Meet Kimiye - SYA Italy 2018
How did you come to the decision to attend SYA?
I attended the same school from kindergarten to senior year. While it’s nice to grow up and learn in the same community, I wanted a change of pace. When I met some girls from my school who had attended SYA, I knew immediately that it was the right choice for me.
What did you learn in your year abroad that surprised you?
I learned that the world is a lot bigger, yet more interconnected than I had expected it to be. Growing up on an isolated island in the middle of the Pacific Ocean, I was fascinated by the different cultures of the people I met. However, the more I conversed with them, the more I realized that we weren’t so different after all.
Do you have a particularly special host family moment?
Every Sunday, my ten-year-old host sister would wake me up early and we would make pancakes together. We would then surprise my host mother with breakfast when she came home from her morning shift. The pancakes were burnt and in funny shapes most of the time, but it was a fun bonding experience for my host sister and me. The pancakes are a weekly tradition I miss to this day.
At SYA, the curriculum lives in and outside the classroom, what memorable educational experience did you have outside the classroom?
On our first fieldwork day, the teachers had the advisory groups pick a city out of a hat. The students were then assigned to travel to chosen city, explore its famous landmarks, and return to Viterbo before curfew. Finding the right bus and getting off at the correct bus stop was a challenge for my group, but we eventually arrived in Montefiascone successfully. We had a lot of fun eating lunch and exploring the churches together. The fieldwork day not only showed us that we were more independent and better problem solvers than we’d thought, but it was through the assignment that we all became close friends.
How was your education at SYA different than at your high school?
In traditional classrooms, students are forced to sit quietly in their seats, pay attention to the teacher, and contemplate what’s being said. But with the presentation only travelling through one ear and out the other, the information doesn’t fully ingrain itself in the brain. The lesson is almost instantly forgotten. SYA challenges its students to be hands-on with their education and find ways to apply knowledge to real-world situations. We spent a week learning about the Arch of Constantine, but it was rewarding to see the art in person and to be able to point out the intricate details we had learned in Art History class. When we learned about the politics of immigration in Italy, we had the chance to meet refugees, hear their stories for ourselves, and volunteer at organizations that helped them. SYA makes learning memorable and can impact more people than just the students.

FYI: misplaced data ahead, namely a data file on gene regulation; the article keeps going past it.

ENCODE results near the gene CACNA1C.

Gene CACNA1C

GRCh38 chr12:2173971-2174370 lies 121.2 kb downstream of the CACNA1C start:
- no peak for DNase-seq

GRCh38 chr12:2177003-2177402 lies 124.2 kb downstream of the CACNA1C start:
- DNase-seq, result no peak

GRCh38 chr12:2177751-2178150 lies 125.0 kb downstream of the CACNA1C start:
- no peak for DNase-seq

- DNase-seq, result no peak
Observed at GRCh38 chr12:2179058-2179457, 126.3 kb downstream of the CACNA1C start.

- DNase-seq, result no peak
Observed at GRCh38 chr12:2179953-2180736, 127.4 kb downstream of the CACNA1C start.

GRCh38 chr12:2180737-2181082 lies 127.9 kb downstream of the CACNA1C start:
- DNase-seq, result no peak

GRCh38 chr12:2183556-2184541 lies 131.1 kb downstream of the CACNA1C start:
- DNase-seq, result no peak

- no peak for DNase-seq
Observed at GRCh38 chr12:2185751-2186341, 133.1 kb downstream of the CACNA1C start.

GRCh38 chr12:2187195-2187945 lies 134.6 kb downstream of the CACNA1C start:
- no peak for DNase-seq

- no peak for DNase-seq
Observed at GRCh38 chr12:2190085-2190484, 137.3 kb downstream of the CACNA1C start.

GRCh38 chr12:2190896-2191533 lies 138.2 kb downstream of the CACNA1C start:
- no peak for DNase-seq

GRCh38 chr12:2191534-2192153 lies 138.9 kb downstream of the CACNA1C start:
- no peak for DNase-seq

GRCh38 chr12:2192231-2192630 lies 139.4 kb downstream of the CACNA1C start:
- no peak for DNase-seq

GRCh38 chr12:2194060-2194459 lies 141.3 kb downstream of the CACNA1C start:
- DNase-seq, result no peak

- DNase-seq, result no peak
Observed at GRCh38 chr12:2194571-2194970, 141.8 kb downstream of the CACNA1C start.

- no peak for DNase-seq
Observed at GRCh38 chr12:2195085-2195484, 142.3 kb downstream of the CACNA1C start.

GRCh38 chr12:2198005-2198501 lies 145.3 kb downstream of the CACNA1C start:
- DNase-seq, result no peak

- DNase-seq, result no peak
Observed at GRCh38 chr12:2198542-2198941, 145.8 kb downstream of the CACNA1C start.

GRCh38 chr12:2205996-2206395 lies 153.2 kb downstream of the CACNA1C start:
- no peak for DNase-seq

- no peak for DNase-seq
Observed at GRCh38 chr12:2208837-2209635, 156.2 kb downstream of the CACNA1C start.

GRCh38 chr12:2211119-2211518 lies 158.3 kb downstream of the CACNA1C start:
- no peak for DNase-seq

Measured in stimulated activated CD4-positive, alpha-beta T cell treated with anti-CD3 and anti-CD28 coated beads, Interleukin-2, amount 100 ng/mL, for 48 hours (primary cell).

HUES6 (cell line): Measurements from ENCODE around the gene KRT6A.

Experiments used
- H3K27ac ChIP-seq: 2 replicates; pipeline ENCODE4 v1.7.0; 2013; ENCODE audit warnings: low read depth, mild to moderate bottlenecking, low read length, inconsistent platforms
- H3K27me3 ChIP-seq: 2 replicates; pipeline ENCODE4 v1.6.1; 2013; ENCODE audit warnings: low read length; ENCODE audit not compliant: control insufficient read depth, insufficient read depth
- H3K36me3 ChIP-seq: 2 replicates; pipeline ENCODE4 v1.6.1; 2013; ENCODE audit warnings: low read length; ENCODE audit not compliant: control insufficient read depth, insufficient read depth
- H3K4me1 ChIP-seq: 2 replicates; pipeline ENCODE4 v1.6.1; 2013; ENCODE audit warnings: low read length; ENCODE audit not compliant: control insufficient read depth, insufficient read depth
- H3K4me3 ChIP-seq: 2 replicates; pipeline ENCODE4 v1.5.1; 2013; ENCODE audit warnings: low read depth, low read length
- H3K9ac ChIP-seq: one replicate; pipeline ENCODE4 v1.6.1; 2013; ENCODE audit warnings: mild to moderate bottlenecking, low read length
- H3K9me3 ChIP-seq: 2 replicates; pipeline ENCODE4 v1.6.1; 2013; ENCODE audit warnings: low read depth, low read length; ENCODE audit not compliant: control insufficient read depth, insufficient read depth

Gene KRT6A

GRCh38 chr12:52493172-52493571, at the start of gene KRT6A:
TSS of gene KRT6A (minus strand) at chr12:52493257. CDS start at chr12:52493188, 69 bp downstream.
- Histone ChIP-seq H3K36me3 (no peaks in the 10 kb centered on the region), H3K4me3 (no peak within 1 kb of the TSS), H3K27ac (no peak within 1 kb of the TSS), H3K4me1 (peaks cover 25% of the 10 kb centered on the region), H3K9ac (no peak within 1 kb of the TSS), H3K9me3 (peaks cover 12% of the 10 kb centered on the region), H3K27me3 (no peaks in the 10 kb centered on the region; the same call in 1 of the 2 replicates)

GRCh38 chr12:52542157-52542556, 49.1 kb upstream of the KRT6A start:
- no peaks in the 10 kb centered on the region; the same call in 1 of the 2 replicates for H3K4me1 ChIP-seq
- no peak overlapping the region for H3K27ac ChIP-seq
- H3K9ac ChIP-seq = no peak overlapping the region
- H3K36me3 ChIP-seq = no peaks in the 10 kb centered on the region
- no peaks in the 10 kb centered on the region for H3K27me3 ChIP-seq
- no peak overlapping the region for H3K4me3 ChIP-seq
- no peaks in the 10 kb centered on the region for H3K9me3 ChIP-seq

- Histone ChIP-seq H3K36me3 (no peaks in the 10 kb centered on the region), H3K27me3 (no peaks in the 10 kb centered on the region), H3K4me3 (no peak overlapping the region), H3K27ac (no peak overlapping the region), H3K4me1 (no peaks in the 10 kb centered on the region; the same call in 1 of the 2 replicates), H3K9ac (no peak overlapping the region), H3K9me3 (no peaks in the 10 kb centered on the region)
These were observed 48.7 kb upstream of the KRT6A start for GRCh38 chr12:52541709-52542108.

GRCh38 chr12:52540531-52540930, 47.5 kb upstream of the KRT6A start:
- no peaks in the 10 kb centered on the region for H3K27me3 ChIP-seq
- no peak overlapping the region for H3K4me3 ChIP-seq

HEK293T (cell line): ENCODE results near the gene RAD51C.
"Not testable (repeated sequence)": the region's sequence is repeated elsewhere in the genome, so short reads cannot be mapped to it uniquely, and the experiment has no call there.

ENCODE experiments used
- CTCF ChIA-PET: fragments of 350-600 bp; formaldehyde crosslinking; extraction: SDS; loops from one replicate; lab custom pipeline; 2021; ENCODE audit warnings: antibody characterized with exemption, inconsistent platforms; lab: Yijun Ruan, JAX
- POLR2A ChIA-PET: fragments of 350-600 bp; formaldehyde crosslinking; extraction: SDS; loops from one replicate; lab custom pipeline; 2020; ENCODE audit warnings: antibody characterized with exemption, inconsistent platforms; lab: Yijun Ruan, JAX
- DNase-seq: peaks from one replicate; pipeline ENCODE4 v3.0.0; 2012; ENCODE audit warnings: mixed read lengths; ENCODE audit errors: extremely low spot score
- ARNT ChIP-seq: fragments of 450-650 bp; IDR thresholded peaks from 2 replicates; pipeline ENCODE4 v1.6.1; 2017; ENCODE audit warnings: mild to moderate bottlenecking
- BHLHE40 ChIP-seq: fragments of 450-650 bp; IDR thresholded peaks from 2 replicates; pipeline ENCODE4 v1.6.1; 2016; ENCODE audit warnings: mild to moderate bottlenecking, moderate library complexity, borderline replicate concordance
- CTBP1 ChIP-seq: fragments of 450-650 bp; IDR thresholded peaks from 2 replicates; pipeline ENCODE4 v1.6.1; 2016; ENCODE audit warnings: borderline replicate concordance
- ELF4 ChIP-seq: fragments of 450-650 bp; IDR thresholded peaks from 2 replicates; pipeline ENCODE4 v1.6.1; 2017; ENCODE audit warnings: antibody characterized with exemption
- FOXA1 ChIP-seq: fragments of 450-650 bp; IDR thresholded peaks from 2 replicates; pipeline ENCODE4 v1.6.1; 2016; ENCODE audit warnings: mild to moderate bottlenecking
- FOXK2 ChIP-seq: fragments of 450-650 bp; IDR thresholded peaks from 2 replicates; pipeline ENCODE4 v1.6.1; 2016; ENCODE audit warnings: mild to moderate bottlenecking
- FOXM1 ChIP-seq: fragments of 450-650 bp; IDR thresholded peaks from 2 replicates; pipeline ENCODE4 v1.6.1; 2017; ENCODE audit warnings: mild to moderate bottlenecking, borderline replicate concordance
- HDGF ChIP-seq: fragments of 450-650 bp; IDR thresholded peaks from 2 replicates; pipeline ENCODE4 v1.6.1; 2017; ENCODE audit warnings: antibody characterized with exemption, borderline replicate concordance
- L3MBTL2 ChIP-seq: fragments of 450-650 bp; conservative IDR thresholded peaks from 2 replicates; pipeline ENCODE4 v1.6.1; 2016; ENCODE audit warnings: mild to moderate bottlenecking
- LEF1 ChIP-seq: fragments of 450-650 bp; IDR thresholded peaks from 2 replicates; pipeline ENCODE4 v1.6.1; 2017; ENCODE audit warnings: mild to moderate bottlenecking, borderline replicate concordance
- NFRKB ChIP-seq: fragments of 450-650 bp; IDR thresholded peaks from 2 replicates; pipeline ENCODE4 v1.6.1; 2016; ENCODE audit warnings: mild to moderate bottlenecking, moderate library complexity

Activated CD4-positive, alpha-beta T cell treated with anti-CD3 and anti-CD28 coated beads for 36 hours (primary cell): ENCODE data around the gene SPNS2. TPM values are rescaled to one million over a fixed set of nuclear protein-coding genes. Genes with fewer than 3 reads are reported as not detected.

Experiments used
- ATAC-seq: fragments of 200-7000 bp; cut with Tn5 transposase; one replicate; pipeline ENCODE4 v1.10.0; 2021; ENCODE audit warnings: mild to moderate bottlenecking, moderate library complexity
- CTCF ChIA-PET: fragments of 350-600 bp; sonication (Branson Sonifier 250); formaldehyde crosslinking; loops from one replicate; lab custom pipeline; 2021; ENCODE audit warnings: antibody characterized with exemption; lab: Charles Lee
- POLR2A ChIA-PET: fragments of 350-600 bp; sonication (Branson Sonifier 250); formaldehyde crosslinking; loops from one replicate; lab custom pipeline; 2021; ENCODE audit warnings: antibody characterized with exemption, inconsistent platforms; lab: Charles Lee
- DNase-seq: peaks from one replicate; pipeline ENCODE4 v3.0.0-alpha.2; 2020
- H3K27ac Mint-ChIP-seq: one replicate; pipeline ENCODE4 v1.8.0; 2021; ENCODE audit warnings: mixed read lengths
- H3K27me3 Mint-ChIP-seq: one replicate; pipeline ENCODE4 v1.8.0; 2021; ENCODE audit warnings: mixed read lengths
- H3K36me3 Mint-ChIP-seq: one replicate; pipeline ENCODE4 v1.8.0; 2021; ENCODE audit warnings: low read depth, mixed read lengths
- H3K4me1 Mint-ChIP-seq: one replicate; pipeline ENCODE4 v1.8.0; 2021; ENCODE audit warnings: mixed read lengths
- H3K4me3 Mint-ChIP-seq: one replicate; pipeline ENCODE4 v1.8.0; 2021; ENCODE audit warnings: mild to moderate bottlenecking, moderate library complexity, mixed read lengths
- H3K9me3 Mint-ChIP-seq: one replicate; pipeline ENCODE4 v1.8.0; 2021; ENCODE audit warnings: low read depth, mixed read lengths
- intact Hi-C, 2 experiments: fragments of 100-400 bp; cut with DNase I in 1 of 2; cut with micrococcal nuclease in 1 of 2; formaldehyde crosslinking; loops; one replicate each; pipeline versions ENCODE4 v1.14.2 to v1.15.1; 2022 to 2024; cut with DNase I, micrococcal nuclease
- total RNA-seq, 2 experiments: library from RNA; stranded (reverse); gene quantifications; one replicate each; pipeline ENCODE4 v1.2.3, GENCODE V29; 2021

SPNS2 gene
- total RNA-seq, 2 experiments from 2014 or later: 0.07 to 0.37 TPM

What advice would you give to someone who considering SYA?
I was afraid of leaving for my junior year. There were a lot of activities and traditions at my school that I said “I wouldn’t miss it for the world.” But if I had stayed at home, I would’ve missed out on the entire world. I would’ve missed out on the relationships and memories with my host family and my SYA classmates. I wouldn’t have learned the Italian language from an authentic source. I would never have traveled around Europe and seen the historical sights, like the Notre Dame before it burned down. I wouldn’t have grown and changed into the person I am today. You don’t know the amazing things you’re missing out on until you take that leap of faith and explore outside of your comfort zone. Home will still be there for you when you return.
How did your year abroad change you?
My year abroad was so transformative that it’s almost easier to list the ways my life has not changed. SYA not only made me appreciate what the world has to offer, but it also made me appreciate home more. I have a greater understanding of the world and I’m more empathetic towards people of different cultures. I’m more independent, but I missed my family and friends while I was away and now make more of an effort to be present when I’m with them.
How did SYA impact your college application process?
Studying abroad in high school is a little uncommon, so the stories I wrote about made me stand out in my applications. Experience is sometimes more valuable than AP classes. Colleges are looking for students who will succeed in unfamiliar and academically challenging environments. SYA alumni check all of the boxes.
What life skills do you feel like you learned while at SYA?
SYA gave me confidence in myself. Nothing seems too challenging after living away from my family in a foreign country, learning a new language, navigating Europe on my own, and making friends with strangers. I really can do anything if I set my mind to it. The world doesn’t seem that scary anymore.
To learn more about SYA Italy, check out the Italy Campus page.